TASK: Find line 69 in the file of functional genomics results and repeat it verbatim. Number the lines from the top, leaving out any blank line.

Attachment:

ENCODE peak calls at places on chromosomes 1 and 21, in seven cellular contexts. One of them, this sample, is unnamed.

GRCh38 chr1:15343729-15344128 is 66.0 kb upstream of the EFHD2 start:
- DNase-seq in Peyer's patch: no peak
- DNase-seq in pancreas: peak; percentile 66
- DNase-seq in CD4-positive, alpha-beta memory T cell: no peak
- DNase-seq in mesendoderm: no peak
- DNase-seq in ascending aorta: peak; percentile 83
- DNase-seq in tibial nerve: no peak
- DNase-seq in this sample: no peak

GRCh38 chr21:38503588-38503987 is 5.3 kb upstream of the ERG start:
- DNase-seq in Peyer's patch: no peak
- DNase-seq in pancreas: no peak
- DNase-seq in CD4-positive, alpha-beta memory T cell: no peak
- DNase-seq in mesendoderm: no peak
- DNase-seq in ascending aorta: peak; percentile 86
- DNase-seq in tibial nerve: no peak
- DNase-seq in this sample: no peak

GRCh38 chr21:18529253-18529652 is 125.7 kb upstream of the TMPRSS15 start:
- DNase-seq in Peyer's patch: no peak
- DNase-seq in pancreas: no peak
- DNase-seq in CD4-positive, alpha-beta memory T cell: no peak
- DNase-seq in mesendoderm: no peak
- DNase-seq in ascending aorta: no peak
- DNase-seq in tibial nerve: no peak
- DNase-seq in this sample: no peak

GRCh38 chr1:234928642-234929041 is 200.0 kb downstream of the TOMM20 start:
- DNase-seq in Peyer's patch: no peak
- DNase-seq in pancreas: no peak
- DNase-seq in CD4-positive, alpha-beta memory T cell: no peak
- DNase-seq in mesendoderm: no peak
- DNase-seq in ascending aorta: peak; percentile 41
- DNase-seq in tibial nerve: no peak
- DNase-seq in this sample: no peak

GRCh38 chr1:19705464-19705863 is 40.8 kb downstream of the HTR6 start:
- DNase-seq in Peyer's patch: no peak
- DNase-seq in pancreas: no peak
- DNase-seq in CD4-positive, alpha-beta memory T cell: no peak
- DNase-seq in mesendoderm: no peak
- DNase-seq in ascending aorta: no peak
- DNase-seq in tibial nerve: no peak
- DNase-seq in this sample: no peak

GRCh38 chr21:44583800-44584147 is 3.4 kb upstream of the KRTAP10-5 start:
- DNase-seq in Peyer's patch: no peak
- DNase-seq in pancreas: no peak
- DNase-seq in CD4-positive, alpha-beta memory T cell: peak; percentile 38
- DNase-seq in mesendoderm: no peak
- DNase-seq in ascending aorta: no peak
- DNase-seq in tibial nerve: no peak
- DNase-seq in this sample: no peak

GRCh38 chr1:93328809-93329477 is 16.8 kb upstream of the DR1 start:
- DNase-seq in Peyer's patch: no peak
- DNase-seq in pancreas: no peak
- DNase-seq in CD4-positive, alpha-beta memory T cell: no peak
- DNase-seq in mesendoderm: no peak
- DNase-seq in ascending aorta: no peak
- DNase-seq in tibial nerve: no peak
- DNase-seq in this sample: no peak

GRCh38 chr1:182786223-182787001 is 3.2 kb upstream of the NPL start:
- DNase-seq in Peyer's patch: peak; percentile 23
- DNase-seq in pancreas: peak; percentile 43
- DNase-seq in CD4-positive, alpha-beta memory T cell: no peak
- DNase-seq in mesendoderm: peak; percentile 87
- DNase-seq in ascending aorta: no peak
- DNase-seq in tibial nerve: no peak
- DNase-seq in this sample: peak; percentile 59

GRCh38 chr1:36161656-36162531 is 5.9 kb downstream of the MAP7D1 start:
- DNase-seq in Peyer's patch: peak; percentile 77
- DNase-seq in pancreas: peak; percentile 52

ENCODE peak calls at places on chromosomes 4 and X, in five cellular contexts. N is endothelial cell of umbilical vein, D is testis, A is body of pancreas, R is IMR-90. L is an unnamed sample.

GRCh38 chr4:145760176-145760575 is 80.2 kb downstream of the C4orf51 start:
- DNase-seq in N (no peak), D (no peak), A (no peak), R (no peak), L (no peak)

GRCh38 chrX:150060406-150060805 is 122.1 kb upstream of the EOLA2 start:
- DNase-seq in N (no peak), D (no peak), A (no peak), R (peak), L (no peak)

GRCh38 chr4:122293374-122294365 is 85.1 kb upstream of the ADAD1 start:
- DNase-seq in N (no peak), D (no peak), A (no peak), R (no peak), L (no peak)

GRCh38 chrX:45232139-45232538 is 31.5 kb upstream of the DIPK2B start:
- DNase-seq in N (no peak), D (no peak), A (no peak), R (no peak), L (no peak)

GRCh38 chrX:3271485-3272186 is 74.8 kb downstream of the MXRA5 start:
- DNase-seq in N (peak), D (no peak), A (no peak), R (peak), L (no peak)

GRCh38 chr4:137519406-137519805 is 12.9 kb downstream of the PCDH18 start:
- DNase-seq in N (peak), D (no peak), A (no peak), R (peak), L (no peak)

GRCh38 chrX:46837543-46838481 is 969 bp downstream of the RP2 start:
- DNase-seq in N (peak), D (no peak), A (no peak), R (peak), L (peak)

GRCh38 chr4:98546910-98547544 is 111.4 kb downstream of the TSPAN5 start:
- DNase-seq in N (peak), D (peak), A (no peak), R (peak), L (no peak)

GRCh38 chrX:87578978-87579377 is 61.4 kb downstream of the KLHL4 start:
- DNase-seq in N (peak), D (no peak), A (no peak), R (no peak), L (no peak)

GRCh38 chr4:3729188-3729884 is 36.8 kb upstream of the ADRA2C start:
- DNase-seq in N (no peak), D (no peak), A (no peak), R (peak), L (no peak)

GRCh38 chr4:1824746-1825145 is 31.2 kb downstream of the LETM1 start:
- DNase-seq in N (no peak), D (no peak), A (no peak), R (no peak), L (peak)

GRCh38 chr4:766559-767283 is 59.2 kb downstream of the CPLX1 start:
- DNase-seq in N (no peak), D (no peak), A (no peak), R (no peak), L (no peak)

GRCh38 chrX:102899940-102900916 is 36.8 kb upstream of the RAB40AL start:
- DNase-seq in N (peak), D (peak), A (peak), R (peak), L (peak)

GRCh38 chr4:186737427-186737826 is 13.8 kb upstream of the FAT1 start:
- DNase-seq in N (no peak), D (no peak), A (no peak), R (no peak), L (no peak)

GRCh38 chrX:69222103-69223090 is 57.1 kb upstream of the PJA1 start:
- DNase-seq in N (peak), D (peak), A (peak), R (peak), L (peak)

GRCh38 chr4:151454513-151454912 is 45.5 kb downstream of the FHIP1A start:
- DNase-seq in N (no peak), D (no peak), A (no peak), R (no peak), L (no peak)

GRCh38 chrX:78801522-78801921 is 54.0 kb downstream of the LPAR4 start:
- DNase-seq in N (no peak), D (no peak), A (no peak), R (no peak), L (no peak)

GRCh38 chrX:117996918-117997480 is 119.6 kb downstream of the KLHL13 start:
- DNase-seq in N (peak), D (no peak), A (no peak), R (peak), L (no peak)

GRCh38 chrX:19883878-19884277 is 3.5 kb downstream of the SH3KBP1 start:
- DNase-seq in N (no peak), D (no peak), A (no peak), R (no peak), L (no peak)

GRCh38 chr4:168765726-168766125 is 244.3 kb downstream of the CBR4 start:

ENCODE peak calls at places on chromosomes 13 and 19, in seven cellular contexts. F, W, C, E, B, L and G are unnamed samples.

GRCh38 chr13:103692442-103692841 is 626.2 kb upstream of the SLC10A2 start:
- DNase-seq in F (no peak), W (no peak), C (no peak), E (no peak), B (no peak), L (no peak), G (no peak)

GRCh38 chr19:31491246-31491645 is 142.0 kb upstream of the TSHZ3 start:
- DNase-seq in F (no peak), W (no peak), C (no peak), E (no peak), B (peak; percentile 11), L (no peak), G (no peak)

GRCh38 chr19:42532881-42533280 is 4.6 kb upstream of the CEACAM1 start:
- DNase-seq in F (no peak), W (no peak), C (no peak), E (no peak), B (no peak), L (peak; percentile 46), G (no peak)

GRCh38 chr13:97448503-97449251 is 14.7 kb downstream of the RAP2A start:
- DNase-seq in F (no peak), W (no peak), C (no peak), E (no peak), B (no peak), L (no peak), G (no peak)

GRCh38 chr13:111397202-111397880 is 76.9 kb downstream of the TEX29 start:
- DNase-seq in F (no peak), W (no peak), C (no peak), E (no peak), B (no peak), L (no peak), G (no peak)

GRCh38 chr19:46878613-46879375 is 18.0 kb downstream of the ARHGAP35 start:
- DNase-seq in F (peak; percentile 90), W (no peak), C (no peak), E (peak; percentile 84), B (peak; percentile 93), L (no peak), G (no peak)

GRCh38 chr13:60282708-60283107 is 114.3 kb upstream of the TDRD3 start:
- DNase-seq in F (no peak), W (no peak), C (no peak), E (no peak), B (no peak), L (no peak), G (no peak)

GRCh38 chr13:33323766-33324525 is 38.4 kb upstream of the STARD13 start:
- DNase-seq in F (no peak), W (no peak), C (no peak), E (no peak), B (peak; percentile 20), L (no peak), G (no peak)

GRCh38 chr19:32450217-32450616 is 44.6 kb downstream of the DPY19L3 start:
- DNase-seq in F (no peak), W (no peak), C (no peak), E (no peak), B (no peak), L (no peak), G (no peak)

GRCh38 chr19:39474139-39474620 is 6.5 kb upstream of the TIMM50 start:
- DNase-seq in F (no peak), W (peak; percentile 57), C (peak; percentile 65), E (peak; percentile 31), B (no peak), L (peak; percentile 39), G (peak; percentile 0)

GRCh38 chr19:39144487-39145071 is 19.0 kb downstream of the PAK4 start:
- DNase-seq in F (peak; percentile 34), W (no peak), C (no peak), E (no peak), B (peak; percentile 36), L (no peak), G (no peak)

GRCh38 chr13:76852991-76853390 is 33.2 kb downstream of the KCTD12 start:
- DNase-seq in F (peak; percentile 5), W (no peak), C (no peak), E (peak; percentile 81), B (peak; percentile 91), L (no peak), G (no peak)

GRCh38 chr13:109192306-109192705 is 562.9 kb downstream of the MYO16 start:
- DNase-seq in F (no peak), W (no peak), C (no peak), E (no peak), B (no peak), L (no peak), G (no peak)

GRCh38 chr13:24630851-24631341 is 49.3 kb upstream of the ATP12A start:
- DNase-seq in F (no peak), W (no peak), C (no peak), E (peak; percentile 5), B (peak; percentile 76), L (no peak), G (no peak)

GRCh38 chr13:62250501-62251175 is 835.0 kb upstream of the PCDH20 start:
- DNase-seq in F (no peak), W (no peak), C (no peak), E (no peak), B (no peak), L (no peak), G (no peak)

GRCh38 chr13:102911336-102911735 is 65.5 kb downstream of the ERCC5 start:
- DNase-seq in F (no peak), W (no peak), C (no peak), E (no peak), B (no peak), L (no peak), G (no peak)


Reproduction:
ENCODE peak calls at places on chromosomes 4 and X, in five cellular contexts. N is endothelial cell of umbilical vein, D is testis, A is body of pancreas, R is IMR-90. L is an unnamed sample.